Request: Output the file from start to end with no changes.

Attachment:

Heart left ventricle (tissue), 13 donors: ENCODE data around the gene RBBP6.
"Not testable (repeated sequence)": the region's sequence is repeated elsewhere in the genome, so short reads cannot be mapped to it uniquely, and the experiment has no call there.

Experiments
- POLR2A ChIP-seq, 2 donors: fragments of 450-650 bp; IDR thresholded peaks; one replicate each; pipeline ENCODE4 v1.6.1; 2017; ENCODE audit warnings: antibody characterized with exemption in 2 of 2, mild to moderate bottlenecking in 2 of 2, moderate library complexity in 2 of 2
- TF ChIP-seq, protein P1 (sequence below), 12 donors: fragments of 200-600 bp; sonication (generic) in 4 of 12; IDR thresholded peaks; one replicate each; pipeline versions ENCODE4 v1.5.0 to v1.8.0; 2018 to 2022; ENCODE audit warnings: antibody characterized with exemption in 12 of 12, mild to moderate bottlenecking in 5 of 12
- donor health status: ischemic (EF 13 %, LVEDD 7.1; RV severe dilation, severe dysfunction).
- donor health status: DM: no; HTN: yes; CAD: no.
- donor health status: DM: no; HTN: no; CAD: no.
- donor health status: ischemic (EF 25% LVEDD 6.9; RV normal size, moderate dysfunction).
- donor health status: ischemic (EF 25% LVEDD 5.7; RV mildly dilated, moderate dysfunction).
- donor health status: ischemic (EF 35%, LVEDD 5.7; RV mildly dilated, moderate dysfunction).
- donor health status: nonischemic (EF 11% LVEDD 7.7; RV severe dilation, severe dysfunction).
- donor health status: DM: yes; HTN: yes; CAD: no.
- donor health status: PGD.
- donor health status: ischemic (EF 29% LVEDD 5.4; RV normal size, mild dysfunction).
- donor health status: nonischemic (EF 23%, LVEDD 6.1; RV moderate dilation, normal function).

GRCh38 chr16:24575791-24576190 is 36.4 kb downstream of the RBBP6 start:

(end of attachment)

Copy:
Heart left ventricle (tissue), 13 donors: ENCODE data around the gene RBBP6.
"Not testable (repeated sequence)": the region's sequence is repeated elsewhere in the genome, so short reads cannot be mapped to it uniquely, and the experiment has no call there.

Experiments
- POLR2A ChIP-seq, 2 donors: fragments of 450-650 bp; IDR thresholded peaks; one replicate each; pipeline ENCODE4 v1.6.1; 2017; ENCODE audit warnings: antibody characterized with exemption in 2 of 2, mild to moderate bottlenecking in 2 of 2, moderate library complexity in 2 of 2
- TF ChIP-seq, protein P1 (sequence below), 12 donors: fragments of 200-600 bp; sonication (generic) in 4 of 12; IDR thresholded peaks; one replicate each; pipeline versions ENCODE4 v1.5.0 to v1.8.0; 2018 to 2022; ENCODE audit warnings: antibody characterized with exemption in 12 of 12, mild to moderate bottlenecking in 5 of 12
- donor health status: ischemic (EF 13 %, LVEDD 7.1; RV severe dilation, severe dysfunction).
- donor health status: DM: no; HTN: yes; CAD: no.
- donor health status: DM: no; HTN: no; CAD: no.
- donor health status: ischemic (EF 25% LVEDD 6.9; RV normal size, moderate dysfunction).
- donor health status: ischemic (EF 25% LVEDD 5.7; RV mildly dilated, moderate dysfunction).
- donor health status: ischemic (EF 35%, LVEDD 5.7; RV mildly dilated, moderate dysfunction).
- donor health status: nonischemic (EF 11% LVEDD 7.7; RV severe dilation, severe dysfunction).
- donor health status: DM: yes; HTN: yes; CAD: no.
- donor health status: PGD.
- donor health status: ischemic (EF 29% LVEDD 5.4; RV normal size, mild dysfunction).
- donor health status: nonischemic (EF 23%, LVEDD 6.1; RV moderate dilation, normal function).

GRCh38 chr16:24575791-24576190 is 36.4 kb downstream of the RBBP6 start: